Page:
Gov. J.B. Pritzker ordered the closure of restaurants until at least March 30 | Facebook
Jeff Carter worries what will come of Illinois in the aftermath of the still lingering coronavirus crisis.
“Democrats took something that was certainly serious and created a panic,” Carter, a general partner of Chicago-based B2B Fin Tech investment company West Loop Ventures, told Chicago City Wire. “They didn’t do that with things like H1N1 or SARS, or even Ebola.”
In Carter’s mind, one particular episode paints the whole picture of how he thinks Democrats have made more of the crisis than what may have been necessary.
“The Champaign City Council shows where the Democratic Party is culturally,” he said in reference to leaders there enacting an ordinance that allows local governments the power to do everything from rationing utilities to seizing private property. “Their action is overreach, un-American and an assault on civil liberties and freedom. City and state budgets were already unbalanced, and now it will be even worse.”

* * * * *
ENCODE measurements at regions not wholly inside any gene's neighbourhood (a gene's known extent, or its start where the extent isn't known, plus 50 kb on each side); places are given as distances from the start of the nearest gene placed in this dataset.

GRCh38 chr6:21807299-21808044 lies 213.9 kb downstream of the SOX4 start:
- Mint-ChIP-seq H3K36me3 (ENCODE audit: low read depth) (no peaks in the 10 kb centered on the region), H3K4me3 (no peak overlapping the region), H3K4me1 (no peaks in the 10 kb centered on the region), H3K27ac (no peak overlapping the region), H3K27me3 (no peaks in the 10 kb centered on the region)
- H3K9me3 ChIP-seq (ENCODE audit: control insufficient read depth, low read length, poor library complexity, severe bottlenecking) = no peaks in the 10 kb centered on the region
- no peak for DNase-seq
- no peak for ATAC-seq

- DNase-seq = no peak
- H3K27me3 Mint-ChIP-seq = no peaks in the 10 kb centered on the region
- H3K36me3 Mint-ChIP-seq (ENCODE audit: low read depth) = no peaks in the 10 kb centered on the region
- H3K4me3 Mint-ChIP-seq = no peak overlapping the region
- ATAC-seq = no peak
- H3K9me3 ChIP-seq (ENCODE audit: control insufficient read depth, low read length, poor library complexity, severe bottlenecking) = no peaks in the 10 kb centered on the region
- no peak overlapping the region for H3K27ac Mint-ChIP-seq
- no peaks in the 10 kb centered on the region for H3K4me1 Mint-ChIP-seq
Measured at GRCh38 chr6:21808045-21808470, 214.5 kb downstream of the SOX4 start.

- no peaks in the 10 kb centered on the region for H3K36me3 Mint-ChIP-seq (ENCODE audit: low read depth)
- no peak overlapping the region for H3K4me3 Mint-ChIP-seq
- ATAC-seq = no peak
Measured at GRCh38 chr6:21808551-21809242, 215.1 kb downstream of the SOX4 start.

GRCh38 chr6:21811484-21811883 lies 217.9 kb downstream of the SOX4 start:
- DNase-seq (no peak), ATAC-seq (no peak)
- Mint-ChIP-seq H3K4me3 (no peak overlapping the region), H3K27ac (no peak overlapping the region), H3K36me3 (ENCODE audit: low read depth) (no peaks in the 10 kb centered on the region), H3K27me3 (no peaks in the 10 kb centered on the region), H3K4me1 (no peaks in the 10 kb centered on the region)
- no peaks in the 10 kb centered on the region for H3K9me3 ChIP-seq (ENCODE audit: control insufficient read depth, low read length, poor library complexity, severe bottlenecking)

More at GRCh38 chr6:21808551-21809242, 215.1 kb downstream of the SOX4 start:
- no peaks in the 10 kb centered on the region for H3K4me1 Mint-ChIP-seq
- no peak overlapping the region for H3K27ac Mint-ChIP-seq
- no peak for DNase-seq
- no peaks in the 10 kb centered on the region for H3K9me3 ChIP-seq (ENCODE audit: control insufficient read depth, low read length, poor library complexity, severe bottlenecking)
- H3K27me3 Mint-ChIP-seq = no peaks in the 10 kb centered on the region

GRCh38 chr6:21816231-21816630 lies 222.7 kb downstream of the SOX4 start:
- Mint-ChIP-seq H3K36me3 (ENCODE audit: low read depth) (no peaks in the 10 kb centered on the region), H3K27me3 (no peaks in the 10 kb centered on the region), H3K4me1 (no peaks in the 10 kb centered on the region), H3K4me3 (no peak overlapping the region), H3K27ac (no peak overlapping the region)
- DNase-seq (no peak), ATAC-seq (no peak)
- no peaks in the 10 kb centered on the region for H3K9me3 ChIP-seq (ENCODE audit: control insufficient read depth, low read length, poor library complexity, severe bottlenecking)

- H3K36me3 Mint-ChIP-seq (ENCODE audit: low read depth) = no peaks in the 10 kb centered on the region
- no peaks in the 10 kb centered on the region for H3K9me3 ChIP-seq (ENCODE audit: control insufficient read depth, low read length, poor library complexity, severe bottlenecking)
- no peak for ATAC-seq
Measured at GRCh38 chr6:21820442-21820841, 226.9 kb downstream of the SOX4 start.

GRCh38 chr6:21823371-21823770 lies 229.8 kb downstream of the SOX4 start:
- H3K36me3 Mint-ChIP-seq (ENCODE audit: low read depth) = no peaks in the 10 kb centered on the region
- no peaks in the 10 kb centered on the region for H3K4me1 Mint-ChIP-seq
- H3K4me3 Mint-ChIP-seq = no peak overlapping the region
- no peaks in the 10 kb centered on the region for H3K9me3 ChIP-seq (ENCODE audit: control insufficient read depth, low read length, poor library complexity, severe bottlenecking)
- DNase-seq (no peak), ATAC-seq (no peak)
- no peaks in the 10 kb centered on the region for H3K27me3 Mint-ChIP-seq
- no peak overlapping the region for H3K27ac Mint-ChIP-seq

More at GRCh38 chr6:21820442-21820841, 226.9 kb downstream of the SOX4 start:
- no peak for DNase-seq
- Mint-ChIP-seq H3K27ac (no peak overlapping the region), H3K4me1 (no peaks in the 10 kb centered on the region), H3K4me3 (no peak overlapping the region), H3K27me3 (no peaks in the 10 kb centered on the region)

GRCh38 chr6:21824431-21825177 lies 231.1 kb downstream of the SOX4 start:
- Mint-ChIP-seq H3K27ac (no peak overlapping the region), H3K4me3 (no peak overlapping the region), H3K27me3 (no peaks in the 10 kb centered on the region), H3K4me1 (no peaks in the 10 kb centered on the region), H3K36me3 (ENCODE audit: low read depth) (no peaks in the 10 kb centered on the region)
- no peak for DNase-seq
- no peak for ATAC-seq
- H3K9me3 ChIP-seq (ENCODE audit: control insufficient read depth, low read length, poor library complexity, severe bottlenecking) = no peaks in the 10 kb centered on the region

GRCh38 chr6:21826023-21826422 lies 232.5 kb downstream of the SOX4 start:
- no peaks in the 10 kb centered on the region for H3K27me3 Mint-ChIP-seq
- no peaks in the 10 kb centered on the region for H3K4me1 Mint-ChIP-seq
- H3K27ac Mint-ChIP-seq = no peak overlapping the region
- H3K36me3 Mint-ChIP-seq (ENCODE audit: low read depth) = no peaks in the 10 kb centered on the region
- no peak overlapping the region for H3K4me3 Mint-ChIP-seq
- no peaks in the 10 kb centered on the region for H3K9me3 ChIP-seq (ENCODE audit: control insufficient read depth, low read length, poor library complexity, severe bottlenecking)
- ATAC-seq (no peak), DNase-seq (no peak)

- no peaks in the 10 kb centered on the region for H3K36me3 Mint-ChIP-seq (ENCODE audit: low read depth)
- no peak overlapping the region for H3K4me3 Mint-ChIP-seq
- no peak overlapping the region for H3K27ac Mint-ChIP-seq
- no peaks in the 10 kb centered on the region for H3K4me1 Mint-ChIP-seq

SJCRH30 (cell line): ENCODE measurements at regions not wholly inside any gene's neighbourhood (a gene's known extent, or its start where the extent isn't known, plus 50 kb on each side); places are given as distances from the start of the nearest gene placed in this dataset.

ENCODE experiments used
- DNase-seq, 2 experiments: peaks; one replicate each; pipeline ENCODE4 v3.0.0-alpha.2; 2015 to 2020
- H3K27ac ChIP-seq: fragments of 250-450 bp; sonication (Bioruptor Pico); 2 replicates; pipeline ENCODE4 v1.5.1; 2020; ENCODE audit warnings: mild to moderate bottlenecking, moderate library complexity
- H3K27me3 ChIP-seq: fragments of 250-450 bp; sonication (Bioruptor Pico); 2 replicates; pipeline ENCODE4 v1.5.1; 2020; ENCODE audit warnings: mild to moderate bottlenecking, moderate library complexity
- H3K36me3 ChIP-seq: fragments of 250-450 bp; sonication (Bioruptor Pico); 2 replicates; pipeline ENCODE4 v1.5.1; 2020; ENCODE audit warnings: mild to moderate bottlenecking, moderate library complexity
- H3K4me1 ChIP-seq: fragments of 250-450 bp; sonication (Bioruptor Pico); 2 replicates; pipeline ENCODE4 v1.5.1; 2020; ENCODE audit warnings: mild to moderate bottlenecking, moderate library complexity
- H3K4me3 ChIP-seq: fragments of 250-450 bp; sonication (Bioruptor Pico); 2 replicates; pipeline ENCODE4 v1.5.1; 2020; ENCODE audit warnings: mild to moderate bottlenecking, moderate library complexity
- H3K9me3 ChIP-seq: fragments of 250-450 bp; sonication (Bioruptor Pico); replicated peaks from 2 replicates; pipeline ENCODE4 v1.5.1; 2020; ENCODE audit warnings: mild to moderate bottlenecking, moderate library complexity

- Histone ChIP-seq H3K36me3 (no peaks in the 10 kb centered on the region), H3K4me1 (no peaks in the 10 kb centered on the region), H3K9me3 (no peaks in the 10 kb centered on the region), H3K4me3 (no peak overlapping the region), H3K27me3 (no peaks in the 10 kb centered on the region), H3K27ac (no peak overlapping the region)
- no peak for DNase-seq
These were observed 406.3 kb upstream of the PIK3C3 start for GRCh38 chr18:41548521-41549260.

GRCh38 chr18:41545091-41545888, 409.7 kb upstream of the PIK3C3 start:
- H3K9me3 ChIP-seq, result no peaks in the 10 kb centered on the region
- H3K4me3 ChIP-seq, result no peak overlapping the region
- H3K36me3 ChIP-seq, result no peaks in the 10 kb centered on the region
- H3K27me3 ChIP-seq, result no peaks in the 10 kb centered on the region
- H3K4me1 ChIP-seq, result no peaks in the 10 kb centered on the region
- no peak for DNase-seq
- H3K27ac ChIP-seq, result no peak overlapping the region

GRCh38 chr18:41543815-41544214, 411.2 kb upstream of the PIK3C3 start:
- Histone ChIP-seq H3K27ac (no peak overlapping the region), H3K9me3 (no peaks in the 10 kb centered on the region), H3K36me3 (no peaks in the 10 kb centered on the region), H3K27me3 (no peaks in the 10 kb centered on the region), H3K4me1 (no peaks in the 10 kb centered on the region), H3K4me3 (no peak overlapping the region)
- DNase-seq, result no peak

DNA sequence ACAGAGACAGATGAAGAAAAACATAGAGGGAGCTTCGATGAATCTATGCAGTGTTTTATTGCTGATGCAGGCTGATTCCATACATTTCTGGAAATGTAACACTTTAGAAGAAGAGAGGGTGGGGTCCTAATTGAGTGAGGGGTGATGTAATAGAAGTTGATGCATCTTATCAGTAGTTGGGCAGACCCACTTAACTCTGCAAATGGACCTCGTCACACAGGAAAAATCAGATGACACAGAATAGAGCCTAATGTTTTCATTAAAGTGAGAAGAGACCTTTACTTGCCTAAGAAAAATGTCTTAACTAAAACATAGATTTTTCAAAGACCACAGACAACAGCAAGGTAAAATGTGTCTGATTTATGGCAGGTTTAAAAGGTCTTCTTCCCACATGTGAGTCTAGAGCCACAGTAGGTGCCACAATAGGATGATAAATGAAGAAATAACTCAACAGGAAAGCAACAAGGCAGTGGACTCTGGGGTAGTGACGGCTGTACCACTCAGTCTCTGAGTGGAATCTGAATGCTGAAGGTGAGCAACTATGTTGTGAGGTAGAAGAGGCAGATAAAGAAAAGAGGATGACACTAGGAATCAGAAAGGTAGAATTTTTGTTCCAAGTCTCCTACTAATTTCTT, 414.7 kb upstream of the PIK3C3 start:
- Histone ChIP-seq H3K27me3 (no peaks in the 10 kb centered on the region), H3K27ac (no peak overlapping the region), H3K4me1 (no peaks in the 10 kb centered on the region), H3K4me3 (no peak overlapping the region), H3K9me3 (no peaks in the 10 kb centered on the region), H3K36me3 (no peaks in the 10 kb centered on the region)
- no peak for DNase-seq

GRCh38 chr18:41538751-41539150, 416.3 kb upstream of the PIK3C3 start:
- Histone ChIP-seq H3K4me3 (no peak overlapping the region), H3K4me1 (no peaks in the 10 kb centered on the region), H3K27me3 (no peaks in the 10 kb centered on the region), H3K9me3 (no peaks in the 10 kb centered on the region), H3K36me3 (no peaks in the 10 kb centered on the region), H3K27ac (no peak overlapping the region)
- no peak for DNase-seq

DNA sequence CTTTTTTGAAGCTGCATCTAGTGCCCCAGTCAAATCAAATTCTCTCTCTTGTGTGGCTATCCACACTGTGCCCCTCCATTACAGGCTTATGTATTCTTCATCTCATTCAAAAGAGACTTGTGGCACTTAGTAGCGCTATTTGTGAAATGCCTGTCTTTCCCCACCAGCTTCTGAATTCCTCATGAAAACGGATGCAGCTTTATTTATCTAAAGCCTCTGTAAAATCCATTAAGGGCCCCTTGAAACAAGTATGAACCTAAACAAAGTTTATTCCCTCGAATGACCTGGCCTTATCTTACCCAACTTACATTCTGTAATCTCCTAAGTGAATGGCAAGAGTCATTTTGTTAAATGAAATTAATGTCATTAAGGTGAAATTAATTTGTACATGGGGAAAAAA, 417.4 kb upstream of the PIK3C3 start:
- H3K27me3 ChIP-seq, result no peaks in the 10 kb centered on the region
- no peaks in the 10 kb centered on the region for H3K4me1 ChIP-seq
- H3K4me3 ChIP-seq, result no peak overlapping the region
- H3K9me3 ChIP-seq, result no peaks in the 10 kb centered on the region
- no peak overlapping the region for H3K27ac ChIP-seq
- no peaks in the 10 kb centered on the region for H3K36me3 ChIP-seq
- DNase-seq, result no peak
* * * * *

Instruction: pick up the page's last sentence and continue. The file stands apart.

Other public gatherings, such as the presidential primary, continued as scheduled, despite opposition.
Across the state, Gov. J.B. Pritzker recently moved to mandate the closures of the state’s 250,000 bars and restaurants, as the number of confirmed cases of COVID-19 in the state as of March 19 shot to 422, including four deaths. The order went into effect immediately and extends until March 30, though Carter still has reservations.
“It’s probably too late,” he added. “If they were serious, it would have happened before St. Patrick’s Day. In Nevada, a state with very few cases, they limited restaurants to seating people 6 feet apart. I think government should enable people to take action, not be a nanny state.”
According to the Center for Disease Control, as of March 19 there were 10,442 known cases of COVID-19 across the U.S. with at least 150 deaths. Across the globe as of March 20, 252,777 cases of coronavirus have been reported with 10,405 deaths
There are currently no vaccines or drugs approved to treat or prevent COVID-19.